The sale of KDB Life Insurance is showing little progress, as Korea Development Bank (KDB), which owns the insurer, is seeking a price of as high as W800 billion for it
Although KDB Life Insurance completed subordinated debt refunding to mitigate the burden, the annual interest burden is still high, which is why even local financial holding companies are hesitating.
Source: Business Korea
Malaysian sovereign wealth fund Khazanah plans to quadruple its overseas investments to between 60% and 70% of its total portfolio over the next decade to reduce domestic risks, a parliamentary report said.
Its foreign investment allocation now stand at around 15%, down from 44% five years ago. The decline was partly due to the central bank’s restrictions on foreign capital outflow.
Managing director Shahril Ridza Ridzuan said the fund should have more overseas investments in countries such as Norway and Singapore.
Following a probe on Khazanah’s Rm6.3 billion ($1.5 billion) losses in 2018, the Malaysian Parliament’s Pubic Accounts Committee said high investment risk concentrated in a handful of companies has contributed to the decline in returns.
The chairwoman of the committee, Noraini Ahmad, said Khazanah’s previous investment strategy saw between 80% and 85% focused on nine to 10 companies.
She added that government policies in the telecommunications sector, in which Khazanah owned several companies, was among other factors leading to the losses.
Source: The Star
State investor Temasek has made a $2.9 billion offer for a majority stake in Singapore-based shipbuilder Keppel Corp – the biggest move by the sovereign investor in the maritime business.
According to people familiar with the matter, Temasek plans to merge Keppel with rival Sembcorp Marine in response to consolidation in the ship construction sector in South Korea and China.
Temasek already owns close to 21% of Keppel, in which BlackRock and Vanguard are also investors. The offer indicates a 26% premium to Keppel’s closing price on October 18, S$5.84 ($4.28), boosting Temasek’s holding of the firm to 51%.
Source: The Wall Street Journal
Nan Shan Life and Farglory Life are banned by Taiwan's financial regulator from investing further in Formosa bonds as they have reached the upper investment limit.
The Financial Supervisory Commission stipulated that, including Formosa bonds, Taiwanese insurers cannot invest more than 65.25% of their investment funds overseas. Formosa bonds were lumped together with insurers’ overseas investments under new rules introduced in November last year.
INTERNATIONAL (EXCLUDING ASIA)
Canadian pension fund Caisse de dépôt et placement du Québec (CDPQ) is deepening its relationship with India’s Piramal Enterprises by acquiring $250 million in convertible debentures from the financial and industrial group.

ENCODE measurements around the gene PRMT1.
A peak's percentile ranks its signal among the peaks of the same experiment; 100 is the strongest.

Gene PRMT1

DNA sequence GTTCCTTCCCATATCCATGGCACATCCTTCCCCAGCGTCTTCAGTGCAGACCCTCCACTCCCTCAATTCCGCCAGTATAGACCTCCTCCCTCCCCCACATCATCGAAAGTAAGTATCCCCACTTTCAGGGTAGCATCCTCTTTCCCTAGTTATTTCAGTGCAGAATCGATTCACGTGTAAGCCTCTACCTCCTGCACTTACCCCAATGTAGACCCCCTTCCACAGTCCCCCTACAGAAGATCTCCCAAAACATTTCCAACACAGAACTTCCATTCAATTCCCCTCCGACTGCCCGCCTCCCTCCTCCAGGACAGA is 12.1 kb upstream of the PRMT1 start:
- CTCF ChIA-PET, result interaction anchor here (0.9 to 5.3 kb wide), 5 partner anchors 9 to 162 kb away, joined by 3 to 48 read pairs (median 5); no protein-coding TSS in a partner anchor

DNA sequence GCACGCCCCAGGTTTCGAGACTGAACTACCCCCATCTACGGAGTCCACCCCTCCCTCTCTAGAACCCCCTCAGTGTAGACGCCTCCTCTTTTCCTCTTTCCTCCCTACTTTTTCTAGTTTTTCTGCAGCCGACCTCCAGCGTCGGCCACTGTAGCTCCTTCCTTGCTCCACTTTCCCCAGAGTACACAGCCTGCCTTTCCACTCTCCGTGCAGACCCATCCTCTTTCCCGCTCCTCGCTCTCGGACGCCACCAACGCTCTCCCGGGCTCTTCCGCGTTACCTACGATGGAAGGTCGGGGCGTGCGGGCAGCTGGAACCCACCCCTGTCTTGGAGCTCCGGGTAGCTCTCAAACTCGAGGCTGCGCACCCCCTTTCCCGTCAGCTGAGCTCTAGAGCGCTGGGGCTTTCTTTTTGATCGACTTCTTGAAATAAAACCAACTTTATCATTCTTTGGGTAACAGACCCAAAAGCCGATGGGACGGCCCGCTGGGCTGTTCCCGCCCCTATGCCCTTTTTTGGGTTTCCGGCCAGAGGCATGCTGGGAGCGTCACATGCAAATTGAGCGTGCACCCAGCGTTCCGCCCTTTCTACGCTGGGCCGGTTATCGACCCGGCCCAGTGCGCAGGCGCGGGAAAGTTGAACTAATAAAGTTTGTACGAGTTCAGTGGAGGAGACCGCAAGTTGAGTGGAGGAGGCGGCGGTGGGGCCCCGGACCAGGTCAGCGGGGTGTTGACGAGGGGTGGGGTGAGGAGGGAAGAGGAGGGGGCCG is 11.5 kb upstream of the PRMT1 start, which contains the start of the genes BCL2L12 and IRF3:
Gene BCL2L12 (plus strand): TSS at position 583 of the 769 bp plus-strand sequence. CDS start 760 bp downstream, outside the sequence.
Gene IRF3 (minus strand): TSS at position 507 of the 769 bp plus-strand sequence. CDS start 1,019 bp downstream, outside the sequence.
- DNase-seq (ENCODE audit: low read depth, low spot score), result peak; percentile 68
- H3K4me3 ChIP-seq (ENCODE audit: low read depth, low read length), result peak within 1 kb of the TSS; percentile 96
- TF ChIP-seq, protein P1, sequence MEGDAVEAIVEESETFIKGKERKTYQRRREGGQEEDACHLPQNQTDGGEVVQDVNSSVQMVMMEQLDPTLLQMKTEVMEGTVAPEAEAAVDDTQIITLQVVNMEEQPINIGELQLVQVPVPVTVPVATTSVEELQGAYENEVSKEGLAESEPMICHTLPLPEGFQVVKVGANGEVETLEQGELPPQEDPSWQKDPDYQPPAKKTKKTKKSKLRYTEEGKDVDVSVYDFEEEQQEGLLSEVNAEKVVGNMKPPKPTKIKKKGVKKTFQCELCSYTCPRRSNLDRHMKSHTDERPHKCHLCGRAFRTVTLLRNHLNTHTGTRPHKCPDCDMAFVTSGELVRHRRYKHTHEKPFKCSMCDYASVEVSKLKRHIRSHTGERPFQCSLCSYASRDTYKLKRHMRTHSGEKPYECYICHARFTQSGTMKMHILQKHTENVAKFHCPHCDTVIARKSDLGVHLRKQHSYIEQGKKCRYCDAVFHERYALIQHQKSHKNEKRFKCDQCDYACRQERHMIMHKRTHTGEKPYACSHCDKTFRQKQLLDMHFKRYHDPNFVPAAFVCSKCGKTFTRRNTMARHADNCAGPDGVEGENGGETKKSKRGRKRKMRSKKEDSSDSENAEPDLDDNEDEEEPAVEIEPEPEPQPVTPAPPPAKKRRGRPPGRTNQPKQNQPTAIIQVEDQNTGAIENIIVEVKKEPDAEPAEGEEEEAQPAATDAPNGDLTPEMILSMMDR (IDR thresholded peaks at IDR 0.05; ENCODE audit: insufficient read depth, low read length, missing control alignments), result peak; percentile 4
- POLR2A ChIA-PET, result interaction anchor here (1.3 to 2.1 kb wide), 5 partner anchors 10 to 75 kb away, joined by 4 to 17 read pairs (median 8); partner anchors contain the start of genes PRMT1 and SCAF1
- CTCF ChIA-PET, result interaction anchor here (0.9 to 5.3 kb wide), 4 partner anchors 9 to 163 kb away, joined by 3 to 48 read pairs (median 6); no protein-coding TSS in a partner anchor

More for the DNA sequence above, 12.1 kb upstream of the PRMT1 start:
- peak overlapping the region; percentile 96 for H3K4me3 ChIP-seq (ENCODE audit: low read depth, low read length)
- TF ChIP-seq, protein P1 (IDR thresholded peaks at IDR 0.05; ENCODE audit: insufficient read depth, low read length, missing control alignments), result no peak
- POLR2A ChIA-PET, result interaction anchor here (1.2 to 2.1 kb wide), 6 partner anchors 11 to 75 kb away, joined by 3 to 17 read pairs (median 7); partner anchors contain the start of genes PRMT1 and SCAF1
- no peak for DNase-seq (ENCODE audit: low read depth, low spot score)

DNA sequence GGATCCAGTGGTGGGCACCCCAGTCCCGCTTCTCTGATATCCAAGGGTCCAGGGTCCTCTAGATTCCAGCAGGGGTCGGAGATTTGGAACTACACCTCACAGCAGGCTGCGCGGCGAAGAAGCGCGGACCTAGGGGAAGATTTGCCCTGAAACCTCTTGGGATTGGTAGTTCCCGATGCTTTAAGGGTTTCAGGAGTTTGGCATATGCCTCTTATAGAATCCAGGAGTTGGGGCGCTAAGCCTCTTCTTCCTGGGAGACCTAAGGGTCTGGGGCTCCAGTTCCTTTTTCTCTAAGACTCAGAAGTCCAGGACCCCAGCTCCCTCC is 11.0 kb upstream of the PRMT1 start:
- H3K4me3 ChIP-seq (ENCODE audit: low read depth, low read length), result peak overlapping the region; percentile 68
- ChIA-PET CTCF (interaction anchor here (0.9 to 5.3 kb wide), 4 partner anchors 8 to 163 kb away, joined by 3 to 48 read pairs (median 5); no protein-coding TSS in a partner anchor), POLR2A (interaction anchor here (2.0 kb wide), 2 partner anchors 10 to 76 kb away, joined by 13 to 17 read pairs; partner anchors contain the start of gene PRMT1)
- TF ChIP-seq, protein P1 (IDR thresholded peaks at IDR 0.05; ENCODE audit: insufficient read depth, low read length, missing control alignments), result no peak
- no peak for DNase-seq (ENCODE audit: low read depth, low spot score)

The partnership between Piramal and the C$326.7 billion ($250.2 billion) fund began with an initial investment in 2017 and includes a residential real estate co-investment platform.
Half (51%) of insurance firms and a third (37%) of pension funds in Europe plan to increase their allocations to real assets over the next 12 months, and 90% of respondents overall cited ESG as an important factor in such investments, according to a survey by Aviva Investors.
The most popular strategies for pension funds were direct real estate (53%), infrastructure equity (53%) and structured finance (52%). Insurers aim to increase investments in real estate finance (54%) above all, then infrastructure equity (52%) and structured finance (51%).
This is despite multiple concerns about the challenges involved with such strategies, above all ‘financial instability’. This was seen by 49% of insurers and 45% of pension funds as the most likely and concerning event for real asset investment over the next 12 months.
Source: Aviva Investors
Institutional investors globally have increased their target allocations to real estate to 10.5% from 10.4% but remain under-invested in the asset class (with an average 9.4% allocation), according to a survey from Hodes Weill & Associates and the Cornell Baker Program in Real Estate.
Moreover, despite returns of 8.8% from property investments being down from 9.1% the year before, they continue to outpace institutions' target returns, found the 2019 Institutional Real Estate Allocations Monitor. Appetite for the asset class has reached a seven-year high, it noted.
Meanwhile, allocations to third-party managers continued to rise in 2019, noted the report, which polled 212 institutions with $12.3 trillion under management.
Source: Hodes Weill & Associates